Feminism in the university is in and of this world. I say this to push back against the idea that the university disconnects feminism from the ‘real world’ or creates a sometimes unbridgeable gap between feminist theory and scholarship and feminist
Soon after the collapse of communism, women's rights and gender equality became hotly debated issues in Poland, particularly as they were linked to different interpretations of what the transition to democracy ought to mean. In the context of conservative arguments linking Poland's “return to normalcy” with a return to traditional gender roles and relating feminism to the “foreign” socialist order, women's NGOs and networks in Warsaw started to creatively re-frame their arguments within the terms of Polish tradition. At the same time EUropeanization of gender discourses provided another contested register in which women's rights activists had to negotiate their claims. This article explores how concepts of gender and feminism in Poland have become objects, as much as effects, of powerful political debates, describing a discursive field where national self-understandings and values are negotiated in the context of transition and EU accession. It provides an ethnographic account of the central role played by notions of gender and feminism in imaging democratic citizenship and in producing new subject positions in postsocialist Poland.
differences and place of origin, were partners in the fight against the patriarchy and so deserving of mutual support. Some of the CIDEM members outspokenly supported the anarcho-feminism of Mujeres Creando (Women Creating), also a Bolivian feminist
Nof Nasser-Eddin and Nour Abu-Assab in Conversation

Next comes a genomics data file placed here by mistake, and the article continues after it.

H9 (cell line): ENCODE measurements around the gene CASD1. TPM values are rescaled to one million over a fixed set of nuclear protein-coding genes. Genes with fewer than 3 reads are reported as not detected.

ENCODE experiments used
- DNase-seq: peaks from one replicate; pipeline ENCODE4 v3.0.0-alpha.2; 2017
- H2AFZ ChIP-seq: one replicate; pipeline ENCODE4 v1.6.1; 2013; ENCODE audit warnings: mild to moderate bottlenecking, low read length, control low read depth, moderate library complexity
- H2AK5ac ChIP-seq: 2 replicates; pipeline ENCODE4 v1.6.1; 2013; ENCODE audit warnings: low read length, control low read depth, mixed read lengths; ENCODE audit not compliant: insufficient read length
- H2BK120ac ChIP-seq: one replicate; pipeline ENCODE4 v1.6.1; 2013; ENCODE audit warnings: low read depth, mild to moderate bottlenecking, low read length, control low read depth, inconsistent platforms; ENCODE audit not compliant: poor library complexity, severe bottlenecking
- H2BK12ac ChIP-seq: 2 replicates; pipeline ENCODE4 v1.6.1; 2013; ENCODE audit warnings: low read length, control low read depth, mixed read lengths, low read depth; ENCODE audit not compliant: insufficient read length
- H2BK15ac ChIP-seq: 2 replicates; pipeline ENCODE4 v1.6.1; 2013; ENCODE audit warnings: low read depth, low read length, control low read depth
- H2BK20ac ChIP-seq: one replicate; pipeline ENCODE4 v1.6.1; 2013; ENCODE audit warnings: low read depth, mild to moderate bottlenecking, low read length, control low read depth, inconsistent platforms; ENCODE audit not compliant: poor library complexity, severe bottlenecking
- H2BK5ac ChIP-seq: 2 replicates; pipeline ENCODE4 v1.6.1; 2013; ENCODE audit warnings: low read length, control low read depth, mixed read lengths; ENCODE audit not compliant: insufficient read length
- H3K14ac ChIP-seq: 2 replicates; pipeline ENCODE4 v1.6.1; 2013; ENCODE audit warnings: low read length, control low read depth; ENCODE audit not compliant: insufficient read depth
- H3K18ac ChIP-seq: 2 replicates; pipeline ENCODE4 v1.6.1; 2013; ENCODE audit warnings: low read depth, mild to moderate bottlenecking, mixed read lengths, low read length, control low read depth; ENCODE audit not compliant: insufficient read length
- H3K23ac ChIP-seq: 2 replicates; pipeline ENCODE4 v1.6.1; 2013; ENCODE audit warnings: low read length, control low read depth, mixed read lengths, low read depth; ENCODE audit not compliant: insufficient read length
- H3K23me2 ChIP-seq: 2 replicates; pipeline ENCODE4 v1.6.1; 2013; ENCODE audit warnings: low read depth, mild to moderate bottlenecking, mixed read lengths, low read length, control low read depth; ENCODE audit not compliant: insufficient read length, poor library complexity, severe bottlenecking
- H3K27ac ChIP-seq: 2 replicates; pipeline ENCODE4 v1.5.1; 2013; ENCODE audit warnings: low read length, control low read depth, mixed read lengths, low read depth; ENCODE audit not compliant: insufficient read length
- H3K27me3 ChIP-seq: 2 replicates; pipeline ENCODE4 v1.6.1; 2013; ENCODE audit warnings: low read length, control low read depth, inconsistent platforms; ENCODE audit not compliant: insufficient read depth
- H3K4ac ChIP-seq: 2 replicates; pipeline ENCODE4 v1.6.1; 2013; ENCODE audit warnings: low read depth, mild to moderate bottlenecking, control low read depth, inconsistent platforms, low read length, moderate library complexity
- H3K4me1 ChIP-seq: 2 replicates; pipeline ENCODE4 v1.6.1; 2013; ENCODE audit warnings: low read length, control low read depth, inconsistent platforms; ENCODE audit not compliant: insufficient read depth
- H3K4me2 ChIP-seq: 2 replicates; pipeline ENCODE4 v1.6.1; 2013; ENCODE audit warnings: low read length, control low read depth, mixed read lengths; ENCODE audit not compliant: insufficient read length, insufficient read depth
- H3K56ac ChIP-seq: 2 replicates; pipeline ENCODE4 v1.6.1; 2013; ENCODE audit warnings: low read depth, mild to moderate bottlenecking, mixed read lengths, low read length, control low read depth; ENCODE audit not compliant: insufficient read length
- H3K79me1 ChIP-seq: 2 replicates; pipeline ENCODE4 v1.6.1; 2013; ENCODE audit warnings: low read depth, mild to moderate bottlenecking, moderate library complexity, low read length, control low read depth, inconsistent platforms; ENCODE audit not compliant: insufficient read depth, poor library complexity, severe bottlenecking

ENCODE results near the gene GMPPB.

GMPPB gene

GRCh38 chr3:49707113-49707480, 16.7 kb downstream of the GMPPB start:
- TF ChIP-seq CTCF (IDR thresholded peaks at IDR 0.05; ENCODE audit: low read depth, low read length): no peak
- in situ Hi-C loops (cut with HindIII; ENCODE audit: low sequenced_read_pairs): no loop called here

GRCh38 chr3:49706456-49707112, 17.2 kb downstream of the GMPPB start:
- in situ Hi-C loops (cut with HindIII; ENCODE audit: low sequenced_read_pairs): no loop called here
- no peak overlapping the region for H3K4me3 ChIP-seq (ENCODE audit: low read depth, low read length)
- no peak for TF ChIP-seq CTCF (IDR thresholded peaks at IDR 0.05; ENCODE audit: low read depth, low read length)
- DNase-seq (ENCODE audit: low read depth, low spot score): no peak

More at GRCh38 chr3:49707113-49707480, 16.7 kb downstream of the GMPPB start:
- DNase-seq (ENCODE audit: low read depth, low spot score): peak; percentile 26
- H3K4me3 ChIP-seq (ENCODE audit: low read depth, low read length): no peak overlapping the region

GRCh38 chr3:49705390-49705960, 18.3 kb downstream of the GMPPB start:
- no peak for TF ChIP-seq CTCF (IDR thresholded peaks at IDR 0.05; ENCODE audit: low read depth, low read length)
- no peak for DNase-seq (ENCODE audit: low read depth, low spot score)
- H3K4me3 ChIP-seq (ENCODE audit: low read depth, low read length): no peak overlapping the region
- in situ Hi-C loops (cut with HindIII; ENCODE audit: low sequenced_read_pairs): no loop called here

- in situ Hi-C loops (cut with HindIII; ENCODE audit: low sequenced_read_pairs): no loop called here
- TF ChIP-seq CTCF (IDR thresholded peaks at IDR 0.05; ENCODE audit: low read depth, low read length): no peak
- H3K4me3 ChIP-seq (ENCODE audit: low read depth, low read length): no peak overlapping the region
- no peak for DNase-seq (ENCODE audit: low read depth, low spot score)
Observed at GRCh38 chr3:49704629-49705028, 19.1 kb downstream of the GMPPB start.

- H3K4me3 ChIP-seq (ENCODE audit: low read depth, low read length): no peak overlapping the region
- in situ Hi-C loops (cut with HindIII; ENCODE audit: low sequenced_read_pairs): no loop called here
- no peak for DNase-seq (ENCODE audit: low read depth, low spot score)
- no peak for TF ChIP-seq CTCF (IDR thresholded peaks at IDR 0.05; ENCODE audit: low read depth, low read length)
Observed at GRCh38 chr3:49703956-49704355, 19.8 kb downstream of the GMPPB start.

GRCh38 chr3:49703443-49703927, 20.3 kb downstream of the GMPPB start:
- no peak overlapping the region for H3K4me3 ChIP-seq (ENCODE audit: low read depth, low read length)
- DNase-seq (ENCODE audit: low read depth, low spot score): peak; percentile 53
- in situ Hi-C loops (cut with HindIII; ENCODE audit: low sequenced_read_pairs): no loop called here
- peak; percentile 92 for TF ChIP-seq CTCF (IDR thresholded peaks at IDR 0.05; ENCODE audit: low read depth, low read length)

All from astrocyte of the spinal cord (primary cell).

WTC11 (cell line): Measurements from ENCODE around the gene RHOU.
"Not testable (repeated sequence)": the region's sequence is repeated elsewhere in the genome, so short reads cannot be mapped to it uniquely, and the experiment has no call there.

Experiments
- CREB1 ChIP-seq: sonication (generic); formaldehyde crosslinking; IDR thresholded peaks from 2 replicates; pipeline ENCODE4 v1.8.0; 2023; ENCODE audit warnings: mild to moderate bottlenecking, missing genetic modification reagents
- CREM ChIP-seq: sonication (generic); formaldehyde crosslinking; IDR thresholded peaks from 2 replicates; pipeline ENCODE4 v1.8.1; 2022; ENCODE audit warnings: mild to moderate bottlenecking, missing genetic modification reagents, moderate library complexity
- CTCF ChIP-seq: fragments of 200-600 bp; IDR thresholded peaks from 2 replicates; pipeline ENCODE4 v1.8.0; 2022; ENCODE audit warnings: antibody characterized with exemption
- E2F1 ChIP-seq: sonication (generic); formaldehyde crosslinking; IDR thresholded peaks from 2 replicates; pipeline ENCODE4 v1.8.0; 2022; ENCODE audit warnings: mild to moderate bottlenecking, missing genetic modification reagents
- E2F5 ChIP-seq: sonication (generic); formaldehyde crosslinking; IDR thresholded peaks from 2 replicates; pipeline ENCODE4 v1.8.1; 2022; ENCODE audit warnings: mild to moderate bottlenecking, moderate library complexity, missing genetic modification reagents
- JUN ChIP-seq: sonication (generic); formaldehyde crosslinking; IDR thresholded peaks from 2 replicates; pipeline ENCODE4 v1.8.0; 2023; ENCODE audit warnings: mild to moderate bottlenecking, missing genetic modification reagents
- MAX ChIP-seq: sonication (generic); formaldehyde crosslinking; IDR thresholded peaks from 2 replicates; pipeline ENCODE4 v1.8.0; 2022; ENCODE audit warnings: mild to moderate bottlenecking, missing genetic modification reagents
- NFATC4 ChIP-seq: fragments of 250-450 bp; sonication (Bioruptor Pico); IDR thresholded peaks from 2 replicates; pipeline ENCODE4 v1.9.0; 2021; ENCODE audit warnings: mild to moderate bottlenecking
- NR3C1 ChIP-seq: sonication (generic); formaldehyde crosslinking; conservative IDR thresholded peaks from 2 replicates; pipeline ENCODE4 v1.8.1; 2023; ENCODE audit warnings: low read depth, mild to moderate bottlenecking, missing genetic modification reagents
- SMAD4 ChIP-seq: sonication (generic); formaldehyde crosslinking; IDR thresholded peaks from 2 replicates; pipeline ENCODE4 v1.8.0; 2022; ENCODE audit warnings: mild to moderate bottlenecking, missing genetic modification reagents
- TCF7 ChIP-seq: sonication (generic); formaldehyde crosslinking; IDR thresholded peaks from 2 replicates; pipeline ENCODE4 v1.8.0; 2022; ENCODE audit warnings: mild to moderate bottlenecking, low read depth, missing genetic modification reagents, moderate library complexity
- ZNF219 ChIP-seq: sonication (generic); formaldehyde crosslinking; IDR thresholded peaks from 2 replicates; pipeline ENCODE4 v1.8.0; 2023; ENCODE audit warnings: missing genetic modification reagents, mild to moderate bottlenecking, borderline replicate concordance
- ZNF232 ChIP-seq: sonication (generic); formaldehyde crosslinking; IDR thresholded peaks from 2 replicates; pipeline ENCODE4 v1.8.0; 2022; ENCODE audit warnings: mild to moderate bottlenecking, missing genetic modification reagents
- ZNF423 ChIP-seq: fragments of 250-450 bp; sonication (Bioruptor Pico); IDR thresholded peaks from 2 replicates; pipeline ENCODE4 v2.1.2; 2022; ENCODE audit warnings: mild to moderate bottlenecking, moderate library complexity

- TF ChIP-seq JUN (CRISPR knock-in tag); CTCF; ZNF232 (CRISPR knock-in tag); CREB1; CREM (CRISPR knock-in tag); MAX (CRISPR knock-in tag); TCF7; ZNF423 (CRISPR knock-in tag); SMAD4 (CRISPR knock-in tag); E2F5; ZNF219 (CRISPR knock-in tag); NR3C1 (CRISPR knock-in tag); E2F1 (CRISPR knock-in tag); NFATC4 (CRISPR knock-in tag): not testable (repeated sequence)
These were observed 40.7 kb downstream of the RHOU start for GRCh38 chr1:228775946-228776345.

Nof Nasser-Eddin and Nour Abu-Assab
? The question is: “Your work is also committed to intersectionality, feminism, and queer theories—how do you view the relationship between intersectionality, feminism, queer theories on the one hand, and decolonial approaches to research in this field
In imagining Indonesia’s future, its character as a country with the world’s largest Islamic population emerges as a critical issue. In the post-Suharto period, some commentators have seen the emergence of Islamist politics as a threat to newly attained freedoms. No sooner had women been freed from the constraints of ‘state ibuism’, i.e., the official policy promoting the role of wife and mother (ibu) of the New Order (see Suryakusuma 1996), which endorsed patriarchal familism as a cornerstone of authoritarian politics, than they faced a new kind of patriarchal authority in the demands for the enactment of shari’a as state law. For example, during her 2005 visit to Australia, Indonesian feminist commentator Julia Suryakusuma raised the specter of Islam as the greatest current threat to gender equity and to women as social actors in civic life, whose rights in the domestic sphere are now protected by the state. The growing influence of Middle Eastern Islam in Indonesia, evidenced by funding for organizations, translations of publications, and the increase in Islamist rhetoric, has caused alarm among many observers. This apprehension draws on the stereotype of the Middle East as the source of all that is ‘bad’ about Islam, taken as an undifferentiated whole. But this view of Islam fails to acknowledge debates within Islam and diversity in Islamic practice, not the least of which are the varieties of Islam that can be found throughout the Indonesian archipelago. These diverse practices have emerged as local communities and indigenous polities responded in distinctive and often unique ways during the long period of Islamic conversion, beginning from the thirteenth century.